Review Wasted by Kate Tempest at Sherman Cymru by Chelsey Gillard

wasted 2

Wasted

By Kate Tempest

At Sherman Cymru, Theatre 2

23rd March 2013

Once in a while a production will come along that creates a huge buzz. When you miss a show like that you know that there’s usually no way you’ll ever get to see it. Luckily for those who missed it first time round Wasted came back for a second nationwide tour. If you missed it this time you really have missed out!

Three friends, who are maybe more than friends and maybe less, are forced to face up to all the opportunities they wasted because they were…..well, wasted. On the tenth anniversary of their childhood friend’s death they ask what went wrong and how can I make it right. But is the middle of a rave in South London really the place for these twenty five year olds to make a change for the better?

The pace of this short play is staggering, during the twenty-four hours we follow the three disillusioned Londoners no part of their lives is left unexamined. Why doesn’t downtrodden Ted (Cary Crankson)leave his Ikea loving girlfriend and get the job of his dreams? When will Danny (Bradley Taylor) realise his band is going nowhere? And how did Charlotte (Lizzy Watts) fall out of love with her calling to be a teacher?

Written by performance poet and rapper Kate Tempest, her theatrical debut is nothing short of amazing. Tempest has a way of bending words to make them fit into her beautiful urban poetry that never once sounds forced or insincere. In fact her down to earth and rhythmic approach to word play ensures the production is hard hitting, honest and true.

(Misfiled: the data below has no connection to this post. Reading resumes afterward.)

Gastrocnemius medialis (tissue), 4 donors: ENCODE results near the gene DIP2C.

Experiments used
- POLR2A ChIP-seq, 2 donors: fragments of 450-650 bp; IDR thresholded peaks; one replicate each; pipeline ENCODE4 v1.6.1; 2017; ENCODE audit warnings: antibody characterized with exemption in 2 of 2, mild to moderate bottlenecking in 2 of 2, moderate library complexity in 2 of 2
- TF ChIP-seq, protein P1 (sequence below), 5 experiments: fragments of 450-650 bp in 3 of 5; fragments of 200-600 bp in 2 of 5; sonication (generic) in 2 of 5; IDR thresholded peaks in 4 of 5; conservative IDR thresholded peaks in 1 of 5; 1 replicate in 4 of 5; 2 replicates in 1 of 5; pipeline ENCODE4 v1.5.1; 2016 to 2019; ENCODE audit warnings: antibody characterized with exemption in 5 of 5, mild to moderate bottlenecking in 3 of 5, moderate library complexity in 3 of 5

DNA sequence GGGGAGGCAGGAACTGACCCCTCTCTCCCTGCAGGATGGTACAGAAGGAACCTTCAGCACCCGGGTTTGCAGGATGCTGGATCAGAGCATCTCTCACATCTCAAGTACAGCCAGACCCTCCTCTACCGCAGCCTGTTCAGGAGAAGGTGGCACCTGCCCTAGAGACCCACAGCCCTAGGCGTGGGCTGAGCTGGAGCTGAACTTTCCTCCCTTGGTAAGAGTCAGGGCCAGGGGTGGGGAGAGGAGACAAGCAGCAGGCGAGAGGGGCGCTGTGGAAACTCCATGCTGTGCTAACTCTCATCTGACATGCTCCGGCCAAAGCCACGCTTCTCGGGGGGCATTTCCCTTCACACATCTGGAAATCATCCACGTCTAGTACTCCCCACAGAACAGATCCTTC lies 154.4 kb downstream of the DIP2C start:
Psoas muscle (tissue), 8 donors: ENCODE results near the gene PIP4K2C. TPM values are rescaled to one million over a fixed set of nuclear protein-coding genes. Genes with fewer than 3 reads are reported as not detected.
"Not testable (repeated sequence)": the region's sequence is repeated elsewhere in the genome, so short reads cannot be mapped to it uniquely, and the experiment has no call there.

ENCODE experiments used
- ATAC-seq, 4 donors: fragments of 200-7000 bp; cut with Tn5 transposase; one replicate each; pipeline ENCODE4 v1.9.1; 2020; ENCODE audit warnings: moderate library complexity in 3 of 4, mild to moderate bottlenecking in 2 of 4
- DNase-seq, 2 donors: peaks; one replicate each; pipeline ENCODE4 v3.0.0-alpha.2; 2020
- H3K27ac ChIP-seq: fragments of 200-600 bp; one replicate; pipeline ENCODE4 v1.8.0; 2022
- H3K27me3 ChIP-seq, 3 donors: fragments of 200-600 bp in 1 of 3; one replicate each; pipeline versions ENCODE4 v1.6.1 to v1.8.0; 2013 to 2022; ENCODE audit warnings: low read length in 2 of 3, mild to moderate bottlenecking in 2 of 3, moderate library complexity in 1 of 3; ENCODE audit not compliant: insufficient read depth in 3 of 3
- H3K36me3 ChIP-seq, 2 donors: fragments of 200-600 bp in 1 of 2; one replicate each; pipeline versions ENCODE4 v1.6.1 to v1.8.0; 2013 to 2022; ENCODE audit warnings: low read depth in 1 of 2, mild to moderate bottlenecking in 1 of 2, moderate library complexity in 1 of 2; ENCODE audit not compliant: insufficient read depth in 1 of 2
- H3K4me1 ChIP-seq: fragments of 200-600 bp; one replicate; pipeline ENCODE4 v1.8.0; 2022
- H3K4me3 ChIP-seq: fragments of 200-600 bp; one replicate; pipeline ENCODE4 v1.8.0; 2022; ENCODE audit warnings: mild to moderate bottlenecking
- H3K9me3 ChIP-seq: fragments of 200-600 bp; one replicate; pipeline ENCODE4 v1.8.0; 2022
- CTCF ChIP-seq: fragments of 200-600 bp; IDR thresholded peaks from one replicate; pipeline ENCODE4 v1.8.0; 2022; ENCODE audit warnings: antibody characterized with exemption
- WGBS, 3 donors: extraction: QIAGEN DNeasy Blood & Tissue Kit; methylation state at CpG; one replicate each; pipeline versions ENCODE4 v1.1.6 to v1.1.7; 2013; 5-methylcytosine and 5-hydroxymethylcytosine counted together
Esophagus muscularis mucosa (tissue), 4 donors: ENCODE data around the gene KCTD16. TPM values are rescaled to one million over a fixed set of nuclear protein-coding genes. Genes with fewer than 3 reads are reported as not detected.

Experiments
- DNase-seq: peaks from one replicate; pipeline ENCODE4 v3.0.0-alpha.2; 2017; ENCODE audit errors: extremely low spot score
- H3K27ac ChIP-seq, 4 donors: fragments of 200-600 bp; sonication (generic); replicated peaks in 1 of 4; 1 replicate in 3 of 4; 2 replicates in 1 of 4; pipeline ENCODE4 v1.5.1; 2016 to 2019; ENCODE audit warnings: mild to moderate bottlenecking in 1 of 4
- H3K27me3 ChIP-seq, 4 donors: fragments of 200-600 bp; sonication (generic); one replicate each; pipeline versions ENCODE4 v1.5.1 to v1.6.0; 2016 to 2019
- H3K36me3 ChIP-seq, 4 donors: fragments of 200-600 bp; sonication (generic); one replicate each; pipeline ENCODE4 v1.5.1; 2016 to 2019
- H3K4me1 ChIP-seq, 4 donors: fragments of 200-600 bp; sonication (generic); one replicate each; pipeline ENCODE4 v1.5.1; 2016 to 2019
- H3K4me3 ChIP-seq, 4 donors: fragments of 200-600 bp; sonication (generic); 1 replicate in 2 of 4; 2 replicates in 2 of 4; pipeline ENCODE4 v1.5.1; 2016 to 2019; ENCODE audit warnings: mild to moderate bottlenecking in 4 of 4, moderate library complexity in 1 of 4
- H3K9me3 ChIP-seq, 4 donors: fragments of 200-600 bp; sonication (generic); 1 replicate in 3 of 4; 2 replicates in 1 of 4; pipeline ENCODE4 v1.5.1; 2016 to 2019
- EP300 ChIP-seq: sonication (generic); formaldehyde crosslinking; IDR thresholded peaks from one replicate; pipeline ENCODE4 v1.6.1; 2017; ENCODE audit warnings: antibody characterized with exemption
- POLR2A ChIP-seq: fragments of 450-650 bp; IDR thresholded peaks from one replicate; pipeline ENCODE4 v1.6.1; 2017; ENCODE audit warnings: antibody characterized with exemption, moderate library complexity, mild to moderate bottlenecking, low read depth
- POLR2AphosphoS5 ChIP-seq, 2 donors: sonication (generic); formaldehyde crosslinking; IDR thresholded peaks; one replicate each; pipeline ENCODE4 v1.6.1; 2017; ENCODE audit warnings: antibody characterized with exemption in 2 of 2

Naturalistic scenes in parks, cafes and clubs are broken up by bare-all monologues and stylised choral scenes directed straight at the audience that are worthy of any music stage. The actors do an absolutely stunning job of navigating the rhythms and layers of Tempest’s words, slipping effortlessly between their characters everyday life and the choreographed group sections.

As if there wasn’t enough to be entertained by already the innovative use of multimedia added yet another level to the polished show. A large screen provided clues to the setting of each scene; a neon sign telling us the cafe is open or a beautifully shot pub interior. During the powerful monologues the screen showed close ups of the actor’s face that were cleverly matched to the onstage lighting and added yet more emotion to the already intense words.

A beautiful symphony of words, music and technology. This is the kind of theatre that gets people excited, makes them talk and inspires them to make a change. The innovative combinations of media and poetry make this rather straightforward study of modern urban life something unmissable. Let’s hope they will be back by popular demand for a third outing soon!

A Paine’s Plough, Birmingham Repertory Theatre and Roundhouse production, in association with the National Student Drama Festival and Latitude Festival.

For more about the show and producers Paine’s Plough: www.painesplough.com

For more on Kate Tempest: www.katetempest.co.uk

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